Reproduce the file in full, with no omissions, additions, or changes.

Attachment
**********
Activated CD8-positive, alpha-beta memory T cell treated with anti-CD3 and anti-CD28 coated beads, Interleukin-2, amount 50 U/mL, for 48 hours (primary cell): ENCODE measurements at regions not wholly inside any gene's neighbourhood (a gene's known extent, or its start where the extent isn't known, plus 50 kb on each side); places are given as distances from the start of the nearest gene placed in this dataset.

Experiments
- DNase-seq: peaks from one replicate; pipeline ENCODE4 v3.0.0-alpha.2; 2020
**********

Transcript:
Activated CD8-positive, alpha-beta memory T cell treated with anti-CD3 and anti-CD28 coated beads, Interleukin-2, amount 50 U/mL, for 48 hours (primary cell): ENCODE measurements at regions not wholly inside any gene's neighbourhood (a gene's known extent, or its start where the extent isn't known, plus 50 kb on each side); places are given as distances from the start of the nearest gene placed in this dataset.

Experiments
- DNase-seq: peaks from one replicate; pipeline ENCODE4 v3.0.0-alpha.2; 2020